engine telegraph by Third Mate Downs. The full astern order was promptly acknowledged by the First Assistant Engineer, George Zahar, who then executed the order.
Shortly thereafter, Pilot Sorensen ordered a "double jingle" which order was received and promptly acknowledged by the engine room. The order had little impact on the operation of the engines in that Mr. Zahar had already opened the throttle as far as he thought could be safely done. The rate of the Queeny's turn to the right was reduced as the propeller responded to the full astern order.
As the bow of the Queeny continued to ease closer to the Corinthos, Pilot Sorensen recommended that the starboard anchor of the Queeny be dropped. Captain Kellog apparently acquiesced in that he gave that order via his walkie talkie. No response was received because Arvie Harris, the Bow Lookout and the only person stationed at the windlass anchor watch position, had fled the extreme bow, seconds before, in the face of an impending collision.
Moments later, the Queeny came into contact with the Corinthos. The first contact produced sparks as a result of scraping between the two vessels. Due to the shock of the initial contact and the ships' rolling and pitching, there was an interval of intermittent non-contact and contact. It was during the subsequent contacts that the port fluke anchor of the Queeny punctured the port shell plating of the No. 4 and/or No. 5 cargo tanks of the Corinthos. During this time period, there was a series of explosions, followed by a conflagration.
Immediately after the collision and first explosion, third mate Downs instinctively rung up "Stop" on the engine telegraph. Shortly thereafter, Captain Kellog noted that the tachometer indicated 0 RPM's and called to Mr. Downs for full astern. That order was executed but not without a degree of confusion.
Captain Kellog, in an effort to emphasize the order, took the bridge telegraph control handle and signalled what he believed to be "Full Astern." Inadvertently, the telegraph was moved to "Bridge Control" following which the First Assistant Engineer called the bridge by telephone to confirm the request. Failing to receive a response from the bridge, the engineer moved the throttle control selector to the "Bridge Control" position. After some confusion, the bridge selector switch was moved from "Bridge Control" to "Full Astern", which signal was received and responded to by the engine room. The Queeny's propeller then began to turn in reverse.
Efforts to back the Queeny away continued until 0041 hours, at which time the Queeny pulled clear, and was able to proceed "full ahead" away from the burning Corinthos. While the Queeny headed downriver toward an anchorage area, its crew was engaged in extinguishing a fire on the Queeny's forecastle head.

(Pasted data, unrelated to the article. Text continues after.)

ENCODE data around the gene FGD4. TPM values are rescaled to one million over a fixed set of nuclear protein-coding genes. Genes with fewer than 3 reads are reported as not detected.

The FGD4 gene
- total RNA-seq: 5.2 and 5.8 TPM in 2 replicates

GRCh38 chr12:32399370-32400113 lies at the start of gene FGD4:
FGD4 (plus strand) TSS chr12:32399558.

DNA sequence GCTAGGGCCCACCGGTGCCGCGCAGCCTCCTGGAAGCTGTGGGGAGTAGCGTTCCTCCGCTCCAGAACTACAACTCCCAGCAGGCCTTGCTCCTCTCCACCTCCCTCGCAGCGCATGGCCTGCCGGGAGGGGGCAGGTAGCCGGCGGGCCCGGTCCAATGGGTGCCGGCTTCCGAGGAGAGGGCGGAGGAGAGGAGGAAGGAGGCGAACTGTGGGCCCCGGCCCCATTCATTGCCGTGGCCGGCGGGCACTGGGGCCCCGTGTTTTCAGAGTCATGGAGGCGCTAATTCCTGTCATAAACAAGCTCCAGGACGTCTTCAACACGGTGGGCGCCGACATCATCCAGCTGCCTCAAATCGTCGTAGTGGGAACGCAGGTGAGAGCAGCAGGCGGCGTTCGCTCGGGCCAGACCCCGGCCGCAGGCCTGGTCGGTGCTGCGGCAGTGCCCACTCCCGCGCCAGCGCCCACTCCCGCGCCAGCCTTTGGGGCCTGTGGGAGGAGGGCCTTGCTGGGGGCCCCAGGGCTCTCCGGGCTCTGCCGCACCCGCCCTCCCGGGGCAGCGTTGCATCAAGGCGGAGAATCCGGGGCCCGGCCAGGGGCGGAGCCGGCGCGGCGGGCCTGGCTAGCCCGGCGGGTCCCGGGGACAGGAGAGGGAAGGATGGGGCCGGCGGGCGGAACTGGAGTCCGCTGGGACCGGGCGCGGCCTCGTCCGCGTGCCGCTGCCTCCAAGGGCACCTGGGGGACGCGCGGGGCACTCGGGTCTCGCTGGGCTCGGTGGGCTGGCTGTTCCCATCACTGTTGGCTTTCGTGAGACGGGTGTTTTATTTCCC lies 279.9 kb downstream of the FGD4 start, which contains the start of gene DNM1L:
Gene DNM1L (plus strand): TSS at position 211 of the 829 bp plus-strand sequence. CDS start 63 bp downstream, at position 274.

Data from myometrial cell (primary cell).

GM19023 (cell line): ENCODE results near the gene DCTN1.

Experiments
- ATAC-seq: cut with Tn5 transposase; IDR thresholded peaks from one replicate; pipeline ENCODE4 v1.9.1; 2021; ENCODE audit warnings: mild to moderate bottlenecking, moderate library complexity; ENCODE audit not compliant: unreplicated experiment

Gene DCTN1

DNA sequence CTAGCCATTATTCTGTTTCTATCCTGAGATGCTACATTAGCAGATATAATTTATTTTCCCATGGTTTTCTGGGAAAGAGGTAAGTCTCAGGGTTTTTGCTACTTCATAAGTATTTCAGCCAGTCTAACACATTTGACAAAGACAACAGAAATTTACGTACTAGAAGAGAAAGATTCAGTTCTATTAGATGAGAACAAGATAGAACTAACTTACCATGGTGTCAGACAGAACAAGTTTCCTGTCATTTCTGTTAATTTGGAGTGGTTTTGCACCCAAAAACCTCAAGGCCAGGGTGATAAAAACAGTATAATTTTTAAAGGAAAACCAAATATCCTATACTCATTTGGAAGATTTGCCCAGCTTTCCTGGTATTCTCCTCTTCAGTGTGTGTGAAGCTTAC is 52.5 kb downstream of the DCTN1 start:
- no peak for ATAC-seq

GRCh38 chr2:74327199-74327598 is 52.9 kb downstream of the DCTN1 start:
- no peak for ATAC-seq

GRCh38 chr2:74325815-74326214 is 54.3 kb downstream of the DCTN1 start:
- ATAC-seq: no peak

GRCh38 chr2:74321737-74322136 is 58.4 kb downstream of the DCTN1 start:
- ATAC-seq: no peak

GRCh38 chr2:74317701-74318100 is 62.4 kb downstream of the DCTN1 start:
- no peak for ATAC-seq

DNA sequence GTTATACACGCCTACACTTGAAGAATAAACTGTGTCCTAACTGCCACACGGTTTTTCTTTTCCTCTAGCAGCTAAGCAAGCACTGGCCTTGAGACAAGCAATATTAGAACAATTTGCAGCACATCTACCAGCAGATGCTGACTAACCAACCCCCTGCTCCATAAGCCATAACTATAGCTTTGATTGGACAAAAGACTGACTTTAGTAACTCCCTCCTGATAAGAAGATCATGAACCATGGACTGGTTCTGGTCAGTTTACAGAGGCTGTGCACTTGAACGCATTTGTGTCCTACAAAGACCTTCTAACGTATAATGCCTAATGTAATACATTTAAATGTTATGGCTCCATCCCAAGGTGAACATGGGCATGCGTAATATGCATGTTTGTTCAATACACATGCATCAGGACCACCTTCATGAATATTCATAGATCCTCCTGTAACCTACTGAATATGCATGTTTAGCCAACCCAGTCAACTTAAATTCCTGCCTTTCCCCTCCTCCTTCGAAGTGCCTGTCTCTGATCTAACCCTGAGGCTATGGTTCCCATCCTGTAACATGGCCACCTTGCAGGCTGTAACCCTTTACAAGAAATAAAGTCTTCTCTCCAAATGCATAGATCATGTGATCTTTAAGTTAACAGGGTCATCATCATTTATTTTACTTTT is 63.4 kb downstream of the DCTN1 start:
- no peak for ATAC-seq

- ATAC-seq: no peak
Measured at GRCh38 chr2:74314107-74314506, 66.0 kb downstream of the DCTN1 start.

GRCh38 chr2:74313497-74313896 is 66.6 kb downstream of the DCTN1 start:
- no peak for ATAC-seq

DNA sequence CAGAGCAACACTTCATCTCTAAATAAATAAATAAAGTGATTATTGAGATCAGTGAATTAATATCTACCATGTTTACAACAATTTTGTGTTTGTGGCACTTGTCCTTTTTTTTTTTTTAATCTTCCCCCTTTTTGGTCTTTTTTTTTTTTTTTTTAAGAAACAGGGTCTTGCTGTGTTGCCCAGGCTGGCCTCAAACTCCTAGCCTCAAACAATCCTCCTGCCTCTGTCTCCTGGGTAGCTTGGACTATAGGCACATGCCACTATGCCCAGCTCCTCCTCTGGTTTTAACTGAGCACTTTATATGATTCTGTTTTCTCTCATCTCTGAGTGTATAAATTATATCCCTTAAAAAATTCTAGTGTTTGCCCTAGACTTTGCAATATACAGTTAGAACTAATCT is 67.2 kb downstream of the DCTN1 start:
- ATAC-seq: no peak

At approximately 0100 hours (1:00 a.m., Eastern Standard Time), the Queeny anchored at a position close aboard buoy C of the Sun Oil dock. At about 0305 hours, she began to heave anchor and shifted to another anchorage which was completed at about 0345 hours when the Queeny safely anchored.
Meanwhile, the fires aboard the Corinthos continued to burn out of control through the early morning hours of January 31, 1975. During the course of the firefighting activities, the Delaware River was intermittently opened and closed to traffic as the danger of additional fires fluctuated.
Eventually, the fires and explosions on board the Corinthos caused that ship to break in half and to immediately sink near by the BP dock.
Limitation and/or exoneration of a vessel owner's liability is provided for in Title 46 of the United States Code, Section 181 et seq. The section pertinent to the issues in this case is Section 183(a), which in relevant part, provides:
"The liability of the owner of any vessel ... for any ... loss, or destruction by any person of any property, goods, or merchandise shipped or put on board of such vessel, or for any loss, damage or injury by collision, or for any act, matter, or thing, loss, damage, forfeiture, done or occasioned, or incurred without the privity or knowledge of such owner or owners shall not, ..., exceed the amount or value of the interest of such owner in such vessel, and her freight then pending."